Home / Blog / Let’s Talk Sleep Habits

Let’s Talk Sleep Habits

Woman sleeping in her bed


We live in a society that promotes over-scheduling and keeping up with the daily hustle; needless to say, it can be challenging to ensure that the delicate equilibrium of our lives is maintained. Aside from scheduling work and necessary errands, a balanced life should afford you time to enjoy our favourite activities, spend some quality time with friends and family, and allow ample time for rest and recovery. But, like so many things in life, regularly accomplishing this balance does not happen overnight (pun intended) – rather, establishing a suitable sleep routine requires consistent attention (and likely some trial and error) to achieve. And while taking time each day to refocus and recharge your batteries is ideal, getting a quality night sleep most nights should be a priority. Sleep is up there with the most potent lifestyle habits when it comes to improving your health, performance, and body composition. It is that important! So lets talk strategy…

While sleep hours are an outcome (which means you can’t completely control them) your pre-bed routine and sleep hygiene are behaviours (which are under your conscious control). If you aren’t sleeping enough, consider addressing your bedtime conduct; we recommend considering the following time-tested practices, sampling a few, and determining which ones work for your life:


Manage your Busy Mind

Among the MacroNutrition Coaching Team, our calendars our saving grace. Before we turn in for bed each night, we make a point to take a few minutes to ensure all our thoughts, ideas, and to-do lists are sufficiently recorded in our calendars to be taken care of the following day(s). Out of site and out of mind, we can crawl into bed with a peaceful demeanour. We suggest that you try to write out a list of whatever is bugging you or otherwise on your mind. Whatever is buzzing around in your brain, get it out and onto paper so you can pick up the task the next day.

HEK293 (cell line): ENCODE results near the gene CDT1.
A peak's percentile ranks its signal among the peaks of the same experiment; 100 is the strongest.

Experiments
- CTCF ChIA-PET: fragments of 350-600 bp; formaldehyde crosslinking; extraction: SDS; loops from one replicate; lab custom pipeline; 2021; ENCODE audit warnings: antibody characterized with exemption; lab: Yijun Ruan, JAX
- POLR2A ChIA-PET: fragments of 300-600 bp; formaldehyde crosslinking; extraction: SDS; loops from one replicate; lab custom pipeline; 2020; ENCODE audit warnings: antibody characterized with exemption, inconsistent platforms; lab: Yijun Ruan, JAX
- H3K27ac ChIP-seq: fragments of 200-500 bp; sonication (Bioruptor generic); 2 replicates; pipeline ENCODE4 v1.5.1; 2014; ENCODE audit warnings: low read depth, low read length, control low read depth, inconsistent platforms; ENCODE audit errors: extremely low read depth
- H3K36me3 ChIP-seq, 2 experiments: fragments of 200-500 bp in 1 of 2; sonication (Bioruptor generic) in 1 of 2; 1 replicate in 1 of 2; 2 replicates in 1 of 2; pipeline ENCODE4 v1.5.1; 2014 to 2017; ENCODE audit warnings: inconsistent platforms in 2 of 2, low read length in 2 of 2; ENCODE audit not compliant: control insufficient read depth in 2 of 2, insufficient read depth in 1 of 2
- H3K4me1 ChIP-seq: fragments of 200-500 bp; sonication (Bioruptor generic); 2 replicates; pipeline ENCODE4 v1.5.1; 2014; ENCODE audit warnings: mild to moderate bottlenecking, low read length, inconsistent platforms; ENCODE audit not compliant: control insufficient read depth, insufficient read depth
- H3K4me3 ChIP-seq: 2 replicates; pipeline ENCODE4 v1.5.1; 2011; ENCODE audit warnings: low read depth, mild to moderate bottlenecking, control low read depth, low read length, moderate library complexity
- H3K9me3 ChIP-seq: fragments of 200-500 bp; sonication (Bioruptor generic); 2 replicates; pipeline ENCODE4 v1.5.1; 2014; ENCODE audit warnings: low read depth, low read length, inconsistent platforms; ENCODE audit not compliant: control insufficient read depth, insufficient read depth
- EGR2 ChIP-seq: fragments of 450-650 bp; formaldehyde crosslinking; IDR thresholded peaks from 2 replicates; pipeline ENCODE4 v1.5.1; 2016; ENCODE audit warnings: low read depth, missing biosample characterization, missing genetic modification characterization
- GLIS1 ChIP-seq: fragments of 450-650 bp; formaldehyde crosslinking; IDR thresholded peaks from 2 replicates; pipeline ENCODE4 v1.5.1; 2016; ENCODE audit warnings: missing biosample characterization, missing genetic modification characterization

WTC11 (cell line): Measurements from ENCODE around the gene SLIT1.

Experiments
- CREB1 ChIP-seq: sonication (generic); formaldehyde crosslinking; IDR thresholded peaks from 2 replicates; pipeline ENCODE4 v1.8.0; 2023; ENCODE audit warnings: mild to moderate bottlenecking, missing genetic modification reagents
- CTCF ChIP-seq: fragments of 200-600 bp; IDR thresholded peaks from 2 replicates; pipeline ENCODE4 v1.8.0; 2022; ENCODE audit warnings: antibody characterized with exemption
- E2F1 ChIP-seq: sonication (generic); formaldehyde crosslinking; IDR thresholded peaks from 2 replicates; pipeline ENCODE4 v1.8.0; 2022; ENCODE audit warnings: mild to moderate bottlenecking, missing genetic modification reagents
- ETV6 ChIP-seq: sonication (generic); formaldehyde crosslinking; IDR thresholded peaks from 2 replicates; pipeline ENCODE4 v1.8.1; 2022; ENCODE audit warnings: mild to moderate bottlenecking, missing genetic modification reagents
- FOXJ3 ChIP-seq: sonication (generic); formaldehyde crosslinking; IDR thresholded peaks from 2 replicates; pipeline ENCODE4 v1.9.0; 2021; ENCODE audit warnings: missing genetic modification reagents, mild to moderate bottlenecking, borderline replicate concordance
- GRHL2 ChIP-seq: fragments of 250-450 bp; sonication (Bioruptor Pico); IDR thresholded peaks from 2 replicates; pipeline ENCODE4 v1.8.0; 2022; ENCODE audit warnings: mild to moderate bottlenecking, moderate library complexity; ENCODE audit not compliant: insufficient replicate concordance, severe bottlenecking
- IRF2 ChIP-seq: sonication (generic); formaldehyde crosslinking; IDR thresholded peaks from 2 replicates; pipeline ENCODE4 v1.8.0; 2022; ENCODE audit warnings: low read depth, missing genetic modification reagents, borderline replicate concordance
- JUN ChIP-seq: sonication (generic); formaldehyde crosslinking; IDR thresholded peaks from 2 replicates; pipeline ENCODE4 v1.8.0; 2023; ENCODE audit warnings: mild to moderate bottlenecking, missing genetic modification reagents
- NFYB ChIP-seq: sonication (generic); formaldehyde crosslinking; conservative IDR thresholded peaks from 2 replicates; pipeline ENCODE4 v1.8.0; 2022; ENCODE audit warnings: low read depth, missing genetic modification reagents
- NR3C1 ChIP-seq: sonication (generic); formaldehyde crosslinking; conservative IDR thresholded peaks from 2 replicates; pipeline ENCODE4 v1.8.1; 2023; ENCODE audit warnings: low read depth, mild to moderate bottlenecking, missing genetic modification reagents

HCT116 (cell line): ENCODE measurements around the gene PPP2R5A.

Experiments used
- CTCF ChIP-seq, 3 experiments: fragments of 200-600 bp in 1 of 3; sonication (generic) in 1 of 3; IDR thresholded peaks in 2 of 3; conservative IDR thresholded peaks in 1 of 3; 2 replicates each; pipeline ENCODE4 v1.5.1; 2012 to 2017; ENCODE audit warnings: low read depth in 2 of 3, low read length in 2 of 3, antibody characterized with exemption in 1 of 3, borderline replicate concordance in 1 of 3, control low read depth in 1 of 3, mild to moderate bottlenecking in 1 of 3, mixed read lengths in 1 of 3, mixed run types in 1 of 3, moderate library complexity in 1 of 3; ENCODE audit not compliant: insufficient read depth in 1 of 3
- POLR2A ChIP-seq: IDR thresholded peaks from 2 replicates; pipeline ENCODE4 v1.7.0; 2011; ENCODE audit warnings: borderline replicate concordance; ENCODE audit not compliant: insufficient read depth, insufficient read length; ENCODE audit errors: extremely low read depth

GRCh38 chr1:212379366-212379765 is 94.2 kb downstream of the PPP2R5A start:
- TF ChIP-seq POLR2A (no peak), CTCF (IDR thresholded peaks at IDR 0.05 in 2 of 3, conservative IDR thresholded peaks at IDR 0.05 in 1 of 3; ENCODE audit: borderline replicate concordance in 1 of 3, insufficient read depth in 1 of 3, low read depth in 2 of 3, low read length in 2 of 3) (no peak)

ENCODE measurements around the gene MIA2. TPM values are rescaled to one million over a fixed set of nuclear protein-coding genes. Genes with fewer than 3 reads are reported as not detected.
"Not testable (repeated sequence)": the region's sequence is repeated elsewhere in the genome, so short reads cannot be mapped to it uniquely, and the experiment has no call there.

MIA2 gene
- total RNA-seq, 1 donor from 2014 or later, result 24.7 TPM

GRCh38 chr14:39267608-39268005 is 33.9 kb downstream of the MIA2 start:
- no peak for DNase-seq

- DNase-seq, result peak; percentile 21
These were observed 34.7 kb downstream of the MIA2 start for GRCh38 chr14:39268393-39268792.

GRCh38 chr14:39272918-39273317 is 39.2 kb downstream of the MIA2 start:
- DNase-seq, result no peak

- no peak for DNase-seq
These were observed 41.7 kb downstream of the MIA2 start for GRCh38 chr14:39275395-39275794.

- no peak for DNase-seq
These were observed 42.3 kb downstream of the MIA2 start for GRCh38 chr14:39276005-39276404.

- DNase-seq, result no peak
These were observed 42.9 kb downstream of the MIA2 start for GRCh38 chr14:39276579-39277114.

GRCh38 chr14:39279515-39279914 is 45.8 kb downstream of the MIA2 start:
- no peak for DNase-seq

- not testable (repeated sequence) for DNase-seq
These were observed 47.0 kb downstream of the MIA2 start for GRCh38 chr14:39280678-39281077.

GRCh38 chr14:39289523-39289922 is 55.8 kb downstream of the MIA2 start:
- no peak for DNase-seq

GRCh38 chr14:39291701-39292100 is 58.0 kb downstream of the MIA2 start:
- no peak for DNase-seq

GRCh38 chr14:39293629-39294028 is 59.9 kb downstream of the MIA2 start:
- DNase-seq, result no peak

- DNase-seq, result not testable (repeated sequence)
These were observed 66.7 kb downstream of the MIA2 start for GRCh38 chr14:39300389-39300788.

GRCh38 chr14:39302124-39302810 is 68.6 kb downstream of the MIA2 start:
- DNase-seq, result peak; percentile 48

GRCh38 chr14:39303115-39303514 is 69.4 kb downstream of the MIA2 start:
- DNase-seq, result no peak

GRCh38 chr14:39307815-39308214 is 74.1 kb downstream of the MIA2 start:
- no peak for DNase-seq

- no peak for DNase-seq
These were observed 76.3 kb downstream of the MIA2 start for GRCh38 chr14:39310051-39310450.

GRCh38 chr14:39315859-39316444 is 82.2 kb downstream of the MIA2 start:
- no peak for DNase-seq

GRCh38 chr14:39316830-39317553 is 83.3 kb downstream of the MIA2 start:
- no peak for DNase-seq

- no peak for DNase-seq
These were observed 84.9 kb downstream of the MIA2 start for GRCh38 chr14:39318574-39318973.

Create a Stress and Clutter-free Bedroom

In addition to doing a brain dump at the end of the day, this one really works wonders at clearing your mind. To start, we suggest removing any and all unnecessary items from your bedroom that may cause you angst. This may include stacks of mail, boxes, your pet or children’s toys, and/or clothes strewn about.


Moderate your Caffeine and Alcohol Consumption

Whether you’re directly aware of it or just tend to suffer the consequences the next day, both substances will interfere with sleep quality. We suggest making a general rule, such as no/minimal caffeine after 4:00 pm, or not going to bed for 2-3 hours after your last caffeinated drink to promote restful sleep.


Eat and Drink Appropriately

We want your body to be working on recovering and restoring itself while you sleep, not digesting your last big meal of the day. With that in mind, we suggest having a regular smallish-sized meal about 2-3 hours before bed; one that is macronutrient balanced can help facilitate sleep. You might try creating a homemade trail mix with some of your favourite ingredients to satisfy your taste buds and that urge for late night nibbles. And if you have trouble falling back asleep once you wake up, we suggest not drinking too much liquid in the hours before bed, which will help you avoid waking up for bathroom breaks.